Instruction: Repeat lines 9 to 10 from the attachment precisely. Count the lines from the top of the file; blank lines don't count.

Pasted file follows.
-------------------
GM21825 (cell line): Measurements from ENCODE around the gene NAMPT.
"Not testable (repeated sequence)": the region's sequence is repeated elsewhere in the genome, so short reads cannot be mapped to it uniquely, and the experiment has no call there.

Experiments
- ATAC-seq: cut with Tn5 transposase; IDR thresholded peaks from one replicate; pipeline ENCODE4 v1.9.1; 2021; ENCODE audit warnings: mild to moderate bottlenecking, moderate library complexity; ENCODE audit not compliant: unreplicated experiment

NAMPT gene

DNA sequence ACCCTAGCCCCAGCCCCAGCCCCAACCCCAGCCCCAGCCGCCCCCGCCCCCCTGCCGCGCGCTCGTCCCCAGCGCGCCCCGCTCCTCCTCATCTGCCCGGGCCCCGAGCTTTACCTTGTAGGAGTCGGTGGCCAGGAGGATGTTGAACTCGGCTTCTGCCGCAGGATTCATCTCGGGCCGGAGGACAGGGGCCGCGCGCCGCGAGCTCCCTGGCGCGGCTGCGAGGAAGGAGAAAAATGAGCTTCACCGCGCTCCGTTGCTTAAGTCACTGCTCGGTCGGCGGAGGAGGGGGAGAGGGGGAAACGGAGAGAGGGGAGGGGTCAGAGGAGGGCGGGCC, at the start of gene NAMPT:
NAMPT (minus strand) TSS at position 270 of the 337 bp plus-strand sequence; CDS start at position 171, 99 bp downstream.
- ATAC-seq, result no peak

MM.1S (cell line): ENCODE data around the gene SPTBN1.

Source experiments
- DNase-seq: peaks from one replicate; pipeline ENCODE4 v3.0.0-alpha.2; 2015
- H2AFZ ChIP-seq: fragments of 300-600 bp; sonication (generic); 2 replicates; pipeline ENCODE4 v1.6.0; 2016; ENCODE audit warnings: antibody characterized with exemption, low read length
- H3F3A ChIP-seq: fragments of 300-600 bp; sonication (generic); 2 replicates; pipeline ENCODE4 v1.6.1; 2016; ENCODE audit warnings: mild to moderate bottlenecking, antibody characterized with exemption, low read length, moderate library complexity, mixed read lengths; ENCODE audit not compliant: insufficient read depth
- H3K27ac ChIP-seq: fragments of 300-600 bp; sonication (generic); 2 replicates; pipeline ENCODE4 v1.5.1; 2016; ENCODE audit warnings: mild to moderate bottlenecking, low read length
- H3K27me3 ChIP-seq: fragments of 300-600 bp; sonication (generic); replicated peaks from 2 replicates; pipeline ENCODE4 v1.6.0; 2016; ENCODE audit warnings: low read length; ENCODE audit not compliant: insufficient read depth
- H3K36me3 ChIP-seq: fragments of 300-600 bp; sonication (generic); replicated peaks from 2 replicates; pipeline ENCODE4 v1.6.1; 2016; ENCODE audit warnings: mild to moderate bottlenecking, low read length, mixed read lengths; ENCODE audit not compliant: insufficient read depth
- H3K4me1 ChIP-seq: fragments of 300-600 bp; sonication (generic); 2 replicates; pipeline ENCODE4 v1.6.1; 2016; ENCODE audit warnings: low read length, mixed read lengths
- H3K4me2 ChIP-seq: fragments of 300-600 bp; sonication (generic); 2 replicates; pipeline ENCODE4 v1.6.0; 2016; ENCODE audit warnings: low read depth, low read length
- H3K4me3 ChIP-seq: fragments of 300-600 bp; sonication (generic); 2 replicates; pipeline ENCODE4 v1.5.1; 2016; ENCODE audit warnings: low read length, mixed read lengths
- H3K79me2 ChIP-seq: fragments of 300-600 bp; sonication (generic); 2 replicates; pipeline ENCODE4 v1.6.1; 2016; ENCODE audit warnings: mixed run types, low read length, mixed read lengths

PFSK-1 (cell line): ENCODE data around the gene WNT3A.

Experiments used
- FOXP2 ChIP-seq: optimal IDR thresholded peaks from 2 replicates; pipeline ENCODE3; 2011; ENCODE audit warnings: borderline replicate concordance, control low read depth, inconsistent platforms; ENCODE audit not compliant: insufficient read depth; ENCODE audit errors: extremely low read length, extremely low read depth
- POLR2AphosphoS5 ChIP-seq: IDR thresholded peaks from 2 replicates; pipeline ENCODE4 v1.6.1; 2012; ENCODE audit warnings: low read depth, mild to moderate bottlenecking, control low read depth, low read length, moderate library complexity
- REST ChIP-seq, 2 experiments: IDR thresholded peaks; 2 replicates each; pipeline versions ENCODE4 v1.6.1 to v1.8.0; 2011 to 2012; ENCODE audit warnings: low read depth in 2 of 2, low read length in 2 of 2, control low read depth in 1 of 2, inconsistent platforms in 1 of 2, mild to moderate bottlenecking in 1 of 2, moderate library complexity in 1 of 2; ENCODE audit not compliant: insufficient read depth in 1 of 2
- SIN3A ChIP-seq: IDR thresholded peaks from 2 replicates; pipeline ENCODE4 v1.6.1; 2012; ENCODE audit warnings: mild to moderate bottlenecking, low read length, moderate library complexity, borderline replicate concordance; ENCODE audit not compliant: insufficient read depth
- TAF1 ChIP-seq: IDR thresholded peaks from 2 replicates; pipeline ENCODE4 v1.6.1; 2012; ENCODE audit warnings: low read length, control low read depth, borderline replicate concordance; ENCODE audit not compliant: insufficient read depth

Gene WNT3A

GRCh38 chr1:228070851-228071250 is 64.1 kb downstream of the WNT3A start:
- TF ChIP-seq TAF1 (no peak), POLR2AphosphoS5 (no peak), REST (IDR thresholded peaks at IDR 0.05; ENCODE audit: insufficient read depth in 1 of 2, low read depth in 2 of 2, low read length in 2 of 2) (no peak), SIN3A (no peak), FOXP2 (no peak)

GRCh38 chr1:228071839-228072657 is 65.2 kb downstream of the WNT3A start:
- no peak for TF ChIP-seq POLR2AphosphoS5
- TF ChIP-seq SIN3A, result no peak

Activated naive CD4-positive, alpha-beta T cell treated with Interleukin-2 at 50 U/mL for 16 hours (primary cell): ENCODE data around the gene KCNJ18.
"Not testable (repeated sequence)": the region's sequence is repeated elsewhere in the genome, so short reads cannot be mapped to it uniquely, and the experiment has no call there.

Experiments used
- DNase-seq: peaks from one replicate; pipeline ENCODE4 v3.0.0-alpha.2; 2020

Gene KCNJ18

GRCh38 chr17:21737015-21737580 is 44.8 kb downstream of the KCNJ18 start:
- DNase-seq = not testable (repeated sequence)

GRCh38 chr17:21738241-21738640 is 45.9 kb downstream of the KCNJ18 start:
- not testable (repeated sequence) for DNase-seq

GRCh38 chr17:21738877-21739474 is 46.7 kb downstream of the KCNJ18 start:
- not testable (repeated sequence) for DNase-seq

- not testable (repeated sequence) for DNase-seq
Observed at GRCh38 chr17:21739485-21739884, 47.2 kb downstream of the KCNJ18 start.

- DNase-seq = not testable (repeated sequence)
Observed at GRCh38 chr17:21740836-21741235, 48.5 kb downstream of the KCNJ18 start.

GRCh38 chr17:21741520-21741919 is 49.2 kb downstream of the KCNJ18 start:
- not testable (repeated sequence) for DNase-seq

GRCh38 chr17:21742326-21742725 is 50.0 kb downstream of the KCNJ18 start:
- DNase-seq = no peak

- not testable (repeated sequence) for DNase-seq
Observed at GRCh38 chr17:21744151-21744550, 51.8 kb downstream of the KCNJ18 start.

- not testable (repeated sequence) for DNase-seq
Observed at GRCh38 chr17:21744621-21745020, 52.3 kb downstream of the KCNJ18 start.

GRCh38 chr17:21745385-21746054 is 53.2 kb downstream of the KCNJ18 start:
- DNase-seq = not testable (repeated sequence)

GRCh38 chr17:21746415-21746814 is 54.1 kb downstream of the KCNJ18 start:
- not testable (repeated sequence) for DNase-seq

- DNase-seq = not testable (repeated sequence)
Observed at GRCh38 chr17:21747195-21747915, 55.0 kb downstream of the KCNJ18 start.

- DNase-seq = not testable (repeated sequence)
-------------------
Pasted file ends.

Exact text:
MM.1S (cell line): ENCODE data around the gene SPTBN1.

Source experiments